Whether the business is ticking or still, it is always necessary to strengthen the core foundation of any business, and the Guam SBDC has helped our company immensely. Since I began working with Denise Mendiola, I have felt that our business has had a gentle hand to guide our company. First, she helped me learn to do a professional business plan. From there, she helped us get bank financing to buy land and build a shop. During this downturn, she has helped us analyze the business and see what steps we need to take to sustain ourselves until the economy takes a brighter turn. Still, even in this downturn, we have sustained our expansion plans. This has been frightening and exciting, like flying through turbulence while sipping champagne inside the cabin. What has made this feel safe and sustainable, we have had people with a lot of business experience help us. Besides the Guam SBDC and the Guam PTAC, Jerry Paulino, a local realtor, has mentored me from start to finish, from understanding due diligence to warranty titles, from reminding me to be kind and calm to helping me see the joy in each step. Dave Burger, a local accountant, has helped me understand the financial steps the company has needed to take. Ho Eun of Coretech, has patiently guided us through the buying steps of owning our own property. Renee Wade and the Bank of Guam has helped us steer through the complicated loan process. Kim Anderson at Security Title has counseled us to understand the legal language that surrounds land quick claims and government agreements. If it was not for these more experienced business people, I believe that we would have crashed in the turbulence.

What were some of the biggest challenges you experienced throughout the process?
Photo of Nancy Barnhouse pulling a lever to lift a white truck for a vehicle maintenance checkThe biggest turbulence in this expansion has been my basic lack of knowledge. While my husband is an expert in construction and cranes, and I have a Master’s Degree in English Literature, these are not skills that teach a person how to expand a business, buy land or get financing. Because of these challenges, we needed help, and fortunately, Guam is a culture of kindness and generosity. Many people have opened doors for us, listened kindly to our questions, offered wise answers and guided us through every step.

What is your most memorable triumph?
While we have made mistakes like all entrepreneurs, our triumph has been to get financing for our land, new shop and office building and to buy a second crane. In addition, our triumph has been to continue to enjoy running our business together and to continue to see the joy in being business owners. With all kidding aside, the highest divorce rate among couples is when they go into business together. Fortunately for us, it has made our marriage stronger, and we have enjoyed each other’s individual talents. I tend to be the air-traffic controller and he tends to be the pilot of our plane. It works for us and hopefully it will continue to help our business thrive.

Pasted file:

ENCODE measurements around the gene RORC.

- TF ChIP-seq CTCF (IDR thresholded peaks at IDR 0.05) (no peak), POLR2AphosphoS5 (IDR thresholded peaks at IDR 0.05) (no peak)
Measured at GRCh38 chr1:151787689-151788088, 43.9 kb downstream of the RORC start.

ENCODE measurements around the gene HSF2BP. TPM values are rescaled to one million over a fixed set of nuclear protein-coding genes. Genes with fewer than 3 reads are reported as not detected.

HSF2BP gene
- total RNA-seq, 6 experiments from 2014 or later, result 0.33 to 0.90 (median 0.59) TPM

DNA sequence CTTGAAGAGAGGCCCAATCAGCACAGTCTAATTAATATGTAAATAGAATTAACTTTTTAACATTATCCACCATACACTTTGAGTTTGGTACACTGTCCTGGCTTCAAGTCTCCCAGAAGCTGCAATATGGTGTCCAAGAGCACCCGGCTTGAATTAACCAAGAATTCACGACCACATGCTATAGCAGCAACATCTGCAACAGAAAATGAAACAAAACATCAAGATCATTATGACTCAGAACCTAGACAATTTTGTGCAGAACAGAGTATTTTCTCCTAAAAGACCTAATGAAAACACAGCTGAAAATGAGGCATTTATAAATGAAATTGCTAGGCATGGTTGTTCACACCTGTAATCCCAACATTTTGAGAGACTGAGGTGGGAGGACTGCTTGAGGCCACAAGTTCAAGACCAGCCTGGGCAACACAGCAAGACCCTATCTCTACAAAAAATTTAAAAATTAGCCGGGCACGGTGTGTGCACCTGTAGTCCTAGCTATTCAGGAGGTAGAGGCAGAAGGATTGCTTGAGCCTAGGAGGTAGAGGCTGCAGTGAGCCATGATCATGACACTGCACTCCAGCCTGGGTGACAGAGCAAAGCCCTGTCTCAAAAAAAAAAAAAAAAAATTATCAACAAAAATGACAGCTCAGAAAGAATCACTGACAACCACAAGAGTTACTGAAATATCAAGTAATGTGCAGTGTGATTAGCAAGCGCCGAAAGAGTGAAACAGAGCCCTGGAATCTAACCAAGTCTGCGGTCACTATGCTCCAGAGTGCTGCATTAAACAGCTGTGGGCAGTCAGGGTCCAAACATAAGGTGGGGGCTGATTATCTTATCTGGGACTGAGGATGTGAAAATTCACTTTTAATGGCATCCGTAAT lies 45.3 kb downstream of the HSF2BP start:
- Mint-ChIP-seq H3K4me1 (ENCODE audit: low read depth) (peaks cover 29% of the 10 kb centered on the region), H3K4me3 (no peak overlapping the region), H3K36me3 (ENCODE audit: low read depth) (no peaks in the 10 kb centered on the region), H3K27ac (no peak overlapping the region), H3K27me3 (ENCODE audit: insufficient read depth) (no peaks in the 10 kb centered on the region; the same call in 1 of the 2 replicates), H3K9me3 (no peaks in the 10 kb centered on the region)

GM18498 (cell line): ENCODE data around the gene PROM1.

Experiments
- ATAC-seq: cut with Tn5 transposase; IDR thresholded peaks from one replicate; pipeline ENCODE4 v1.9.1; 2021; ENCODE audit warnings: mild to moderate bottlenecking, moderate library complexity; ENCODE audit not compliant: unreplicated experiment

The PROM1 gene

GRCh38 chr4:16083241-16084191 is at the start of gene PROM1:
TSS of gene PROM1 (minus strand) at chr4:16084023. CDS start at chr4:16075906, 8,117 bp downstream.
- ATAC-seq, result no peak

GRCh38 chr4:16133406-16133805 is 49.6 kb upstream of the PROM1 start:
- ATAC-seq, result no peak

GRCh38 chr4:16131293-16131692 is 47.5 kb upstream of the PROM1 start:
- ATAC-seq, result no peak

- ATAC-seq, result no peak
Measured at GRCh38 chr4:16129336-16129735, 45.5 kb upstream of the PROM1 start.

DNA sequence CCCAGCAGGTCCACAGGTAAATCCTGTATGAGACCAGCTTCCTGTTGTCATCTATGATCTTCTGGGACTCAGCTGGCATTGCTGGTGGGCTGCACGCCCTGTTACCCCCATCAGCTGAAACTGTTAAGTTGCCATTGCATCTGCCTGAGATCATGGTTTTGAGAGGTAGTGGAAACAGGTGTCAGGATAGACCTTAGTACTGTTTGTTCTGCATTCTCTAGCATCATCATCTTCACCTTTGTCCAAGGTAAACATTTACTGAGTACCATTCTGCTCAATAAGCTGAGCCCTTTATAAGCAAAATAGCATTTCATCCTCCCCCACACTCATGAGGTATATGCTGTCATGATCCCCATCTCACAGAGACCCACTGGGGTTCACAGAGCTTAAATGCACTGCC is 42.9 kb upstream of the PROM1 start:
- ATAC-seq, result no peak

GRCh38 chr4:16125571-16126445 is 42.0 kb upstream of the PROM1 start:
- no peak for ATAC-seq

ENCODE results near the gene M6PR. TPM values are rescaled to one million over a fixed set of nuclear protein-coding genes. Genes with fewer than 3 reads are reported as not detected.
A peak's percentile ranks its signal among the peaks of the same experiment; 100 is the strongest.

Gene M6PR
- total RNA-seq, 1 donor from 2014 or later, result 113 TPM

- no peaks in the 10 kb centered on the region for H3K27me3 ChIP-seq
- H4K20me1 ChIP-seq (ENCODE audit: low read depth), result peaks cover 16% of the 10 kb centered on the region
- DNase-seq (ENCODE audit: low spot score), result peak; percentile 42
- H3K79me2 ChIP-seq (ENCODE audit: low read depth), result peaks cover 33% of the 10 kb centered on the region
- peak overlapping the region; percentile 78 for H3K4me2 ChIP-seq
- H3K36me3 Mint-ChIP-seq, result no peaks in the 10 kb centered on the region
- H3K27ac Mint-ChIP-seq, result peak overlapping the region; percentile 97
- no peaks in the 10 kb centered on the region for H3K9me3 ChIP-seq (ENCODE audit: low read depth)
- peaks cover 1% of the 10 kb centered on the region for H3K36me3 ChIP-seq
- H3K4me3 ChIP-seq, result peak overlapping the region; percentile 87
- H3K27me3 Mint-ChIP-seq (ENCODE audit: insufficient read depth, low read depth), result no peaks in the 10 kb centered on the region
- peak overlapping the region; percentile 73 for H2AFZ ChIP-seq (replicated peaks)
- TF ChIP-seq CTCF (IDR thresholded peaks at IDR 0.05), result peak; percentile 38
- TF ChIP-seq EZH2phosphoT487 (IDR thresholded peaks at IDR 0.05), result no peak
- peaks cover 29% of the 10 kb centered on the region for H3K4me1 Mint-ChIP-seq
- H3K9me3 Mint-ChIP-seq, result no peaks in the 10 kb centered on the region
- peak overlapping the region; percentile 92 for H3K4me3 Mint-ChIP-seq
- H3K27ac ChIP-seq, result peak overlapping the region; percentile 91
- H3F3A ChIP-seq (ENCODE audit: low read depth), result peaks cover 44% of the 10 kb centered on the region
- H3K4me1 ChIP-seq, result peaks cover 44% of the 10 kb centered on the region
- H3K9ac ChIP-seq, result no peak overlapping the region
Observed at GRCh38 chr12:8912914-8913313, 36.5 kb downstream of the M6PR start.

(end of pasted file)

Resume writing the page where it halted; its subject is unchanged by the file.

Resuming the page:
What are your short-term and long-term plans for your business?
Our short-term plan to help our business thrive is to build our warehouse and move into our own office space we own. We want to train our people into management positions, so the company is less of a “key man” operation and more of a company that can run whether we are there or not. Eventually, like most business people, we want to sell our business at a profit and retire.

What advice would you give to others who want to start a business at this time?
Looking back on the last four years, I would say that it has been a turbulent ride, but it has been rewarding and invigorating, and I would not trade this experience. If I were to tell anyone who wanted to start or expand his or her business, I would say to find good mentors and take advantage of the great resources available, including the SBDC and the Guam PTAC along with other business associations. Do not be afraid to ask for help and find mentors along the way. These people have insight, and they can help you with each step of the process.

For more information on the Guam SBDC Bank of Guam Women in Business Program, contact Denise Mendiola at